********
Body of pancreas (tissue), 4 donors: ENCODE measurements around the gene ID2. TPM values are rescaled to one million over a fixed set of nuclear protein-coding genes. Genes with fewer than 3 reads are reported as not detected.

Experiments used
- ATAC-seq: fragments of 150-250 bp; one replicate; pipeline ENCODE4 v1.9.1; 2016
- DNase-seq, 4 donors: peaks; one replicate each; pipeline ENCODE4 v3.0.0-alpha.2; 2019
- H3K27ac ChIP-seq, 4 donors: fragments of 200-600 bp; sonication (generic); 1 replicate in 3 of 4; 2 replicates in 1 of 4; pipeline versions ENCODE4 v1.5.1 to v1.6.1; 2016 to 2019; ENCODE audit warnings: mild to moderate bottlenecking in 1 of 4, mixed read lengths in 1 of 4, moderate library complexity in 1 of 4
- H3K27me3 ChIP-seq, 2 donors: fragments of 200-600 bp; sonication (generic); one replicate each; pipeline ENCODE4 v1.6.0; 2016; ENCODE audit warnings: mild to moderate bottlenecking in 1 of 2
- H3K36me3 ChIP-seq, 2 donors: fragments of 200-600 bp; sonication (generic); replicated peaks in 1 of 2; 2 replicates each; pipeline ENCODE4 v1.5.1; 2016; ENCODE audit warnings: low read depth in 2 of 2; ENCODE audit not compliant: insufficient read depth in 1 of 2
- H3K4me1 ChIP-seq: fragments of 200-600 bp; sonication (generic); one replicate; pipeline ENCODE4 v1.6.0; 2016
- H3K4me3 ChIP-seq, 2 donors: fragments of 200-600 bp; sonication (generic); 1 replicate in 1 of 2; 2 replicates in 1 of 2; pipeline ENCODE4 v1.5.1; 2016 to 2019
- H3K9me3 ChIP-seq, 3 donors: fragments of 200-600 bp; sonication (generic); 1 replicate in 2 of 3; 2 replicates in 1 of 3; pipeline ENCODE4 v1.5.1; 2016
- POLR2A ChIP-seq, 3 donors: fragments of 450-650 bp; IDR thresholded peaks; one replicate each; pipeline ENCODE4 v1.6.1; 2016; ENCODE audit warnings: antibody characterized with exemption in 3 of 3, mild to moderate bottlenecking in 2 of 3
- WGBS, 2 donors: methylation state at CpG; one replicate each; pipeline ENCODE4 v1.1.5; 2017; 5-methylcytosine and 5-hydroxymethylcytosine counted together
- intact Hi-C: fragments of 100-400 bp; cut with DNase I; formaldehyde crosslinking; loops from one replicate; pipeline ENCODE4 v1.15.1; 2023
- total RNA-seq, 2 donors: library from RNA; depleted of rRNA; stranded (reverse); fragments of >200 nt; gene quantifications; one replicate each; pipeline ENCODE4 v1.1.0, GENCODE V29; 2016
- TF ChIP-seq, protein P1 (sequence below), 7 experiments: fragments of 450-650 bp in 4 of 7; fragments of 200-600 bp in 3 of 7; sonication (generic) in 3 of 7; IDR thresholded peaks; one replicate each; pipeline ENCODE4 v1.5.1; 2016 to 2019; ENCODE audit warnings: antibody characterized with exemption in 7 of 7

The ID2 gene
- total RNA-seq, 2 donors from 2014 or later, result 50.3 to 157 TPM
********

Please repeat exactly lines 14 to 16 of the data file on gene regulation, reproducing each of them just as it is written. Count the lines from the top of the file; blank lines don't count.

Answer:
- total RNA-seq, 2 donors: library from RNA; depleted of rRNA; stranded (reverse); fragments of >200 nt; gene quantifications; one replicate each; pipeline ENCODE4 v1.1.0, GENCODE V29; 2016
- TF ChIP-seq, protein P1 (sequence below), 7 experiments: fragments of 450-650 bp in 4 of 7; fragments of 200-600 bp in 3 of 7; sonication (generic) in 3 of 7; IDR thresholded peaks; one replicate each; pipeline ENCODE4 v1.5.1; 2016 to 2019; ENCODE audit warnings: antibody characterized with exemption in 7 of 7

The ID2 gene